|John, the key is the right gear for the temp. I ride all winter here in the midwest, down to 0 degrees F. The thing is to dress for the conditions, what's good for zero is miserable at 35-40 degrees. Let's take feet for example. At 40-50 degrees, toe warmers and reg. socks are enough. From 35 to 40, shoe covers are better, holding in more body heat. as it get colder, first I add chemical packs under the toes then neoprene boots, then finally electric insoles when it dips below 20. The same theory applies to the rest of the body.|
Nov 4, 2002 5:48 PM
|Most of what you really need isn't that expensive or cycling specific (a few exceptions are noted below). Think layers and common sense (i.e. doing threshold training at 30mph in the dead of winter is not a great idea) and you can have fun and get/keep some form this winter.
Up top -
Base layer: Craft or equivalent.
Mid layer: LS wool top/jersey or equivalent.
Outer layer: Cycling specifc winter jacket. Totally worth it. I use the ExteOndo windstopper and it is toasty warm.
On the bottoms -
Performance Triflex tights: bang for the $, the best.
On your feet -
Wool socks (not too thick), TT booties over shoe and then heavy weight booties (again, Performance) over those. If really cold, chemical warmers inside your shoe do the trick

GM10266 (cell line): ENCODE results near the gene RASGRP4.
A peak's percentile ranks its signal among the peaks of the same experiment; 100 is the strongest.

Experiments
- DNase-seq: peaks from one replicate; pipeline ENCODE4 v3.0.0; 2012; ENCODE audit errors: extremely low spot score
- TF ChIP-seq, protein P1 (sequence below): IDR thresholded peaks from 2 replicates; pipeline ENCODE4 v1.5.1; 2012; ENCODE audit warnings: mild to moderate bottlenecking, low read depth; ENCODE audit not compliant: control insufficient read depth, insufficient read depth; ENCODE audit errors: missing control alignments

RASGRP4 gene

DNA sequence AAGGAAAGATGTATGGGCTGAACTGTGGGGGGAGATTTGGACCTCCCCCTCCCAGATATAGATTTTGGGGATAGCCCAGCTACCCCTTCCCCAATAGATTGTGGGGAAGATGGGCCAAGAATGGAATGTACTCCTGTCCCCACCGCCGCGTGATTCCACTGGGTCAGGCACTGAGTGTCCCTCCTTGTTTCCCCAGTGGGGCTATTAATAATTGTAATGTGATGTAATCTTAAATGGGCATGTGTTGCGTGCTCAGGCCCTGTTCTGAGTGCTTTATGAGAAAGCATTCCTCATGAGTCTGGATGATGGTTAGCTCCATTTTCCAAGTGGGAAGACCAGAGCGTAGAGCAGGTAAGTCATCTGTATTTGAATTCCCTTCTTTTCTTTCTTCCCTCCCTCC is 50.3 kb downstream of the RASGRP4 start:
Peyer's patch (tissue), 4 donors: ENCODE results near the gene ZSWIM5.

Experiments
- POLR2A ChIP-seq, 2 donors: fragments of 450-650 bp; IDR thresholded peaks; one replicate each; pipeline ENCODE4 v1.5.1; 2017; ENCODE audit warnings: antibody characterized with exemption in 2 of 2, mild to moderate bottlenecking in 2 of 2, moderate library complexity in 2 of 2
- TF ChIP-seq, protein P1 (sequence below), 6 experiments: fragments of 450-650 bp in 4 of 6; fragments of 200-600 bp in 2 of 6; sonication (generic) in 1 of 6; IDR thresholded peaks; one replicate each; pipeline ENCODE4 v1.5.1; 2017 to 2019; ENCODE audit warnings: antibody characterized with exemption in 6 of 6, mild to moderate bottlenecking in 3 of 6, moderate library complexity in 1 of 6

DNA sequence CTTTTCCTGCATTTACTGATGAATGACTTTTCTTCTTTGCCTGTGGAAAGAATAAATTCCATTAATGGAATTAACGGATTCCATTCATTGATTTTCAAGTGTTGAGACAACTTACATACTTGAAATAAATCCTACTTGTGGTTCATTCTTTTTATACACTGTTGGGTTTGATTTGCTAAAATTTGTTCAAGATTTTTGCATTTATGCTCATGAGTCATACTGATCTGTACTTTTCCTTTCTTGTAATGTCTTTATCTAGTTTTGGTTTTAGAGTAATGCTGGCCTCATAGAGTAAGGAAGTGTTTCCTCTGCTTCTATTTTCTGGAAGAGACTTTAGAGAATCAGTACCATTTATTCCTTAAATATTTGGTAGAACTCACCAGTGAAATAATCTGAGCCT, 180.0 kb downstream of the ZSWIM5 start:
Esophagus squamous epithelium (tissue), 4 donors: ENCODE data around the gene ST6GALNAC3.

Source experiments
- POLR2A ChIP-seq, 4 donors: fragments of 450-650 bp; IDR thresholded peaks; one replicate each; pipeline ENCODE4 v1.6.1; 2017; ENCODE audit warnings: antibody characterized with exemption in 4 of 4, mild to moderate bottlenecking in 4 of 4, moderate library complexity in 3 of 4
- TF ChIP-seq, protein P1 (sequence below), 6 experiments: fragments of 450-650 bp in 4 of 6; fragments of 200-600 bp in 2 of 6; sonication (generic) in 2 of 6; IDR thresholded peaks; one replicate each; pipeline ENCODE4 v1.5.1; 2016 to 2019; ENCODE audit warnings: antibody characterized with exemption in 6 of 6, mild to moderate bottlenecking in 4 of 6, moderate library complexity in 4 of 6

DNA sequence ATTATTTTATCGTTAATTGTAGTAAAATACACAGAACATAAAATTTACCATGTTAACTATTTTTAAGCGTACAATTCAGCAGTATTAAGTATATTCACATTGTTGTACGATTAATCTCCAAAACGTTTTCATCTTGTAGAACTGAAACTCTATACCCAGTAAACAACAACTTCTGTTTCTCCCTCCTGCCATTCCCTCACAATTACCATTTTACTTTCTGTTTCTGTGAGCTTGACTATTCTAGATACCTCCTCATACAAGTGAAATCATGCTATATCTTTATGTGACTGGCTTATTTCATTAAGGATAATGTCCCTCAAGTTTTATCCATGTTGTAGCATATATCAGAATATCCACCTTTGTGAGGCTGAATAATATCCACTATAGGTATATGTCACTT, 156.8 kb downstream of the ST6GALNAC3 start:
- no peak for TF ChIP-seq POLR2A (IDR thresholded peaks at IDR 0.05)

On your hands -
PI lobster gloves. I bring a light pair of fleece gloves for the way home from those longer rides when the lobsters get too warm (i.e. in the afternoon). Get one size bigger than you need. You need to wiggle your digits to stay warm
On your noggin -
Skullcap okay for above 25 or so - balaclava for when it gets colder
And if you really want to stay warm and (relatively) dry, keep the damp, cold, grimy road off your butt. Use a fender (your pals will thank you). And start your ride with a climb! Nothing like huffing and puffing your winter beater over Hill of Death first thing in the morning to get you nice and toasty.
|Freezing in Seattle||tmguy|
Nov 4, 2002 6:26 PM
|Feet: Old Shimano Mt. shoes, Hicut w/ smart wool cyling socks. Keep 'em loose like they said above. I generally commute on a converted Mt. bike
Legs: Pearl Izume tights with double layer wind stopping fronts (ladies size 12; hey they were cheap.)
shortts; Nashbar bibs (or Nanlini or whatever is clean)
Top; Louis Garneau short sleeve jersey; Pearl long sleeve jersey l/s Santini with flock backing.
Gloves; PI insulated.
Granted I am warm blooded, but there is no excuse not to ride I use the same setup when the rains come.
tmguy aka OperaLover
|re: how the heck do you ride in the cold?||MRS|
Nov 5, 2002 12:48 AM
|Ok, the fashion police will arrest me for this, but anyway...Here are some cheap options to keep your feet warm: